Ethics in Advertising
Advertising is any paid form of non-personal presentation and promotion of ideas, goods, or services by an identified sponsor. In today's fast-paced and high-tech age, businesses use advertising to make prospects aware of their products and services and to earn profits through increasing their sales and sales turnover. Advertising reflects contemporary society. The making of an ad copy, its message, its illustrations, the product advertised and the appeal used, all these have a social flavour. Advertising affects society and gets affected by it. It is therefore, necessary to use this tool with caution to avoid a corrosive effect on social values. Consumers are bombarded with more than 1500 commercial messages a day. For most companies, the question is not whether to communicate but rather what to say, how to say it, to whom and how often. To reach target markets and build brand equity in this cluttered market advertisers sometimes overstep social, ethical and legal norms. Ethical norms deal with values, morals and ideals. They give an idea of what is fair and unfair or what is right and wrong. The ethical principles underline social policies and are dictated by the society we live in. Like any other profession, the advertising field is governed by the laws and enactment governing the mass media. By citing real cases this project discusses the nature of problems faced by the consumers through misleading advertisements and evaluates the relative efficacies of institutional mechanisms, laws and regulations available for easy redressal of consumers. In order to understand the issue discussed, it is important to first understand the meanings of the two key words ‘advertising’ and ‘ethics’. Advertising: It is any paid form of non-personal presentation of ideas, goods, or services by an identified sponsor. The objective of advertising is to make the target audience aware of a product or service and convince them to avail of it. By doing so an advertisement attempts to create or increase the sales of an already existing product (or service). Ethics: Ethics in Latin is ‘ethic us’ and in Greek is ‘ethikos’. It has originated from the word ‘Ethos’. Ethics are moral principles and values that govern the actions and decisions of an individual or a group.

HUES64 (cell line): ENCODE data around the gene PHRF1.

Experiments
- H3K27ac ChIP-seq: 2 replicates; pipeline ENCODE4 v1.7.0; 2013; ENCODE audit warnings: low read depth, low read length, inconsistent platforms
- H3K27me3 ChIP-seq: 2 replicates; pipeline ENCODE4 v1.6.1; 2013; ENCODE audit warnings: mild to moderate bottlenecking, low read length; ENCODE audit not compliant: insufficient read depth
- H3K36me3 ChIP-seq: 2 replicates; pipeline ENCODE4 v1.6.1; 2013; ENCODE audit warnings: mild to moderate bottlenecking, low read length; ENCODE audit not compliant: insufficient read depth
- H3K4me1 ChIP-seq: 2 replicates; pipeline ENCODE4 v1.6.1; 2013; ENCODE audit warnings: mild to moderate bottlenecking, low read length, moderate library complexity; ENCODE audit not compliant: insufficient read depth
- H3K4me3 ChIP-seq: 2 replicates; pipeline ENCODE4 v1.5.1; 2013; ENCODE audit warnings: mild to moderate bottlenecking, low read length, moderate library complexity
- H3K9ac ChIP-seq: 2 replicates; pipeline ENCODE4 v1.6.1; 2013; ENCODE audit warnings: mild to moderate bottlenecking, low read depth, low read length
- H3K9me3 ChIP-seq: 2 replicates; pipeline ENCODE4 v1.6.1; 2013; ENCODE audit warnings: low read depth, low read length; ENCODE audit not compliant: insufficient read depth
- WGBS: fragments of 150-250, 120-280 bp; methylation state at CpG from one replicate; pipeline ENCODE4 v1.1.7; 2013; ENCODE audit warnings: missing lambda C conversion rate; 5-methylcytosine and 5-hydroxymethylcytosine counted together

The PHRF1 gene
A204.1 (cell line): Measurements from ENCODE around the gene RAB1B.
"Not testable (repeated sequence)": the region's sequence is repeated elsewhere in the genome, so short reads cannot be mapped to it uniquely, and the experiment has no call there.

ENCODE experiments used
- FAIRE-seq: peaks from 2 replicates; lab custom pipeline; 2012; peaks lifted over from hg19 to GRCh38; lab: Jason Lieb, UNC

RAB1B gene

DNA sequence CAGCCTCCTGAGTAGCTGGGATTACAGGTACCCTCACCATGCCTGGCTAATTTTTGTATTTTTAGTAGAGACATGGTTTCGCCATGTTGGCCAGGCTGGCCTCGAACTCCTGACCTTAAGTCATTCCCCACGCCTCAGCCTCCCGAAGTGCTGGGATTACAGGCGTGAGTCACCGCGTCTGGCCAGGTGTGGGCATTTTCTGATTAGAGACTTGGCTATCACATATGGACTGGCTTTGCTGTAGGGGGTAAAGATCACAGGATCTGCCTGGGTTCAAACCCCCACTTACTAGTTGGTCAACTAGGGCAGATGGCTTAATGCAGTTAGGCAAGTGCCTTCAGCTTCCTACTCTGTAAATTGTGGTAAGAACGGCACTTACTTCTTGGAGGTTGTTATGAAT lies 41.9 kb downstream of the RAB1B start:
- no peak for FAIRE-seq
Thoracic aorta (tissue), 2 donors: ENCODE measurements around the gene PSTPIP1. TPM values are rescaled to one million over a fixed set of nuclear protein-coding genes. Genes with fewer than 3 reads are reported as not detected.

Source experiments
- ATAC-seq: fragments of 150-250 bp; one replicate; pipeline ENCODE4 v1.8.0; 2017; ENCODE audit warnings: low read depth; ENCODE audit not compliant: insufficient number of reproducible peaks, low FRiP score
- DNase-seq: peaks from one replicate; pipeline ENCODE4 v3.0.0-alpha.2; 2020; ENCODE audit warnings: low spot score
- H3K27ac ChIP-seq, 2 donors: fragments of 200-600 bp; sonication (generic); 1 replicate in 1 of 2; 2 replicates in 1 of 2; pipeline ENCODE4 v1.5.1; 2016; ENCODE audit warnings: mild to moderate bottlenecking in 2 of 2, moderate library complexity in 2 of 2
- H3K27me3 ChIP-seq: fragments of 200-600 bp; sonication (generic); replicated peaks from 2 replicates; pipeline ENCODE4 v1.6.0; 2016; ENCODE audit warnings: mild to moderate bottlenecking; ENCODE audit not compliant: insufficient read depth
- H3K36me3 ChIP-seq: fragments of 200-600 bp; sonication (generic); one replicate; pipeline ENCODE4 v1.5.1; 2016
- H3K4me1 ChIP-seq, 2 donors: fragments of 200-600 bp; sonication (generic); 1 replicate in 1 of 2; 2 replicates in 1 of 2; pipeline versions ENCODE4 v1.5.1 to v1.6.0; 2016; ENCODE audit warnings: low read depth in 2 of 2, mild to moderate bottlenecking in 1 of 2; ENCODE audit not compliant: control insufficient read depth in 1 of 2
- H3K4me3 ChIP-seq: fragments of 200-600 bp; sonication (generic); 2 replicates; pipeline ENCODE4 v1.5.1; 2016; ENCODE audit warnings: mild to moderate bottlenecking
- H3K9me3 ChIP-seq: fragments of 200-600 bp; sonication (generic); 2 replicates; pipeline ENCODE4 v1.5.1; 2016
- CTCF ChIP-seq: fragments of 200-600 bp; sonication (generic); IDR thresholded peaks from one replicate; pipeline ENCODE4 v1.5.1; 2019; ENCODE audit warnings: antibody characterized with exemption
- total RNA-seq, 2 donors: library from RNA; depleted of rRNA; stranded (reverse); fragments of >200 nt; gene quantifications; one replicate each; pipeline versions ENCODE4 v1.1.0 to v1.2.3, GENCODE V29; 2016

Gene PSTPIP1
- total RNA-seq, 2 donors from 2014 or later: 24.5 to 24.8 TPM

People in advertising spend a lot of their time dealing with ethical choices, and those choices are almost never black and white. Telling truth is the basic ethical standard. The world’s best example of truth in advertising may be a tiny ‘Help Wanted’ ad that appeared in the London papers in 1900: ‘Men wanted for hazardous journey. Small wages, bitter cold, long months of complete darkness, constant danger, safe return doubtful. Honor and recognition in case of success. Ernest Shackelton.’ English men are very sporty and adventurous; hence the advertisement drew an overwhelming response. Shackelton’s Polar expedition turned out to be far, far worse than his bleak copy promised – a rare case of an advertisement over delivering on its claim. Ads of reputed companies almost never lie. They have to be able to prove what they say to their own corporate counsel, the ad agency’s lawyers, and the network’s approval committees and to any number of regulating bodies like the FDA and FTC; with atleast five different government agencies looking over their shoulder. The cost of getting caught is simply too high. So, they tell the truth but not always the whole truth. Like a lawyer’s job is to put his client in the best light so is the company’s job to put its product / service in the best light. For a company trying to sell something, an ad is like getting a job interview with millions of people all at once. The ad wants to make a good first impression but different people react differently. For e.g. During the 2000 Super Bowl, millions of people saw the commercial of Christopher...
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